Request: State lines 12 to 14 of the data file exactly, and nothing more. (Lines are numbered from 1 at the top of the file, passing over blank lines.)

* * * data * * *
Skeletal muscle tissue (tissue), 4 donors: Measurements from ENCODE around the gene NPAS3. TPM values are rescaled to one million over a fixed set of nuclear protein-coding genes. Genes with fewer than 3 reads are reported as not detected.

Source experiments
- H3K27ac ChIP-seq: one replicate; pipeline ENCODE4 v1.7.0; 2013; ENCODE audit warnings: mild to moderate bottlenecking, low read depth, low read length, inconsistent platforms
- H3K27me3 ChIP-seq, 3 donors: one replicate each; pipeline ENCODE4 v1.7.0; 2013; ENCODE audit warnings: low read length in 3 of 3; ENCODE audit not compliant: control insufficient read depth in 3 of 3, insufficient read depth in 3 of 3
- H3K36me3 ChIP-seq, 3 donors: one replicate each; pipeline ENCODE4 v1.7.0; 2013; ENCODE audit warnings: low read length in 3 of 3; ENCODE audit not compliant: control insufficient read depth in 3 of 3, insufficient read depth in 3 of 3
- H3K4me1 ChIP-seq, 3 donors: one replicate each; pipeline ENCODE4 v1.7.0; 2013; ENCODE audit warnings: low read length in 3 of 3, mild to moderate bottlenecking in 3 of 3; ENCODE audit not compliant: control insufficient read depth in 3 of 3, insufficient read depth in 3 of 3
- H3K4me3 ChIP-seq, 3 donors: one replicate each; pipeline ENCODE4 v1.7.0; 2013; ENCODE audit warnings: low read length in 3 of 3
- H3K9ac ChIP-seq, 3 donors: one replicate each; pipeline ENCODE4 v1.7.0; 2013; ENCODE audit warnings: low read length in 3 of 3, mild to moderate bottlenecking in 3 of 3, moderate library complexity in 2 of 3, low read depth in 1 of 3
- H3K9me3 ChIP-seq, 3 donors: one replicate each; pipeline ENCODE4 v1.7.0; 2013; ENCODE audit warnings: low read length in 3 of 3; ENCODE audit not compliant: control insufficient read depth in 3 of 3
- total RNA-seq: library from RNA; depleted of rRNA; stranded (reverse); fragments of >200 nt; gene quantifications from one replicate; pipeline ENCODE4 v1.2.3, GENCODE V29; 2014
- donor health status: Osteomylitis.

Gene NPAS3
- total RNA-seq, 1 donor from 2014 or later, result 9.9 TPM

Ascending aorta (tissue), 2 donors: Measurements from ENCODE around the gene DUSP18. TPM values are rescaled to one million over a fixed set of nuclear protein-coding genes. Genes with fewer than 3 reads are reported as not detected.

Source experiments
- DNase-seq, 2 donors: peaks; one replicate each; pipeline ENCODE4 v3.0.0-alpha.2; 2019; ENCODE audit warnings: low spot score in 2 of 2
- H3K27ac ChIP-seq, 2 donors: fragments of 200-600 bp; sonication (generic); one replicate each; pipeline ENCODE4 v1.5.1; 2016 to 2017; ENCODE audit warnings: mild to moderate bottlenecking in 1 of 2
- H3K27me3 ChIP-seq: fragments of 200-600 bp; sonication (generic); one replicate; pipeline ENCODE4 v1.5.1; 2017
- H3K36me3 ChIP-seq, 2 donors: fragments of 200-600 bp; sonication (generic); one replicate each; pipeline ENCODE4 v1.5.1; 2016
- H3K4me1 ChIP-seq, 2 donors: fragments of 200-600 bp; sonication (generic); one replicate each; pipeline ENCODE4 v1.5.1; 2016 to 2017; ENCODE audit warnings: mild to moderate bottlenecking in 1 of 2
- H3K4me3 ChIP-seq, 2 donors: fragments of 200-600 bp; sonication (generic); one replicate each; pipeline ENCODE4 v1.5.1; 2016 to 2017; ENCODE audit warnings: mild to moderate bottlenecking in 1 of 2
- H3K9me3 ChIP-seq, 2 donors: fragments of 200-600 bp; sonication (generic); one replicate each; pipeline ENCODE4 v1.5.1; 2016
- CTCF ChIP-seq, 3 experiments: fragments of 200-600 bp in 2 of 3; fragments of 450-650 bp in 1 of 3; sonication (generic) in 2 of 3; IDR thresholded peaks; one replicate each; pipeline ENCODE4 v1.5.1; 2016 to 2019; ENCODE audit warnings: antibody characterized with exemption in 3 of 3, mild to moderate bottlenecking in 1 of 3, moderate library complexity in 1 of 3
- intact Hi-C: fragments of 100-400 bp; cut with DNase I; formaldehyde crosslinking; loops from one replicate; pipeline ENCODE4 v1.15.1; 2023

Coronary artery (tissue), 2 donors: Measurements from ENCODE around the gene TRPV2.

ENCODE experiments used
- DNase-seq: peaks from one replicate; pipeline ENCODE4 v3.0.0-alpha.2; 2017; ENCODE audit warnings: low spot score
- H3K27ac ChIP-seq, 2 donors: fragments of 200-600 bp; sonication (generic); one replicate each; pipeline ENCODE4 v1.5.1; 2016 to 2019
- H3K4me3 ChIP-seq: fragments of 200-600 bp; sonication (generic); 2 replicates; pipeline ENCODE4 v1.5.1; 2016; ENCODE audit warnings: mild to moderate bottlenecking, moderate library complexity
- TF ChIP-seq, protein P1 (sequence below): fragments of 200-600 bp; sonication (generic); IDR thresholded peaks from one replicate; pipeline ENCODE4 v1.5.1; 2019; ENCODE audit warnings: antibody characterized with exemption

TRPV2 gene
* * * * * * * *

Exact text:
Gene NPAS3
- total RNA-seq, 1 donor from 2014 or later, result 9.9 TPM

Ascending aorta (tissue), 2 donors: Measurements from ENCODE around the gene DUSP18. TPM values are rescaled to one million over a fixed set of nuclear protein-coding genes. Genes with fewer than 3 reads are reported as not detected.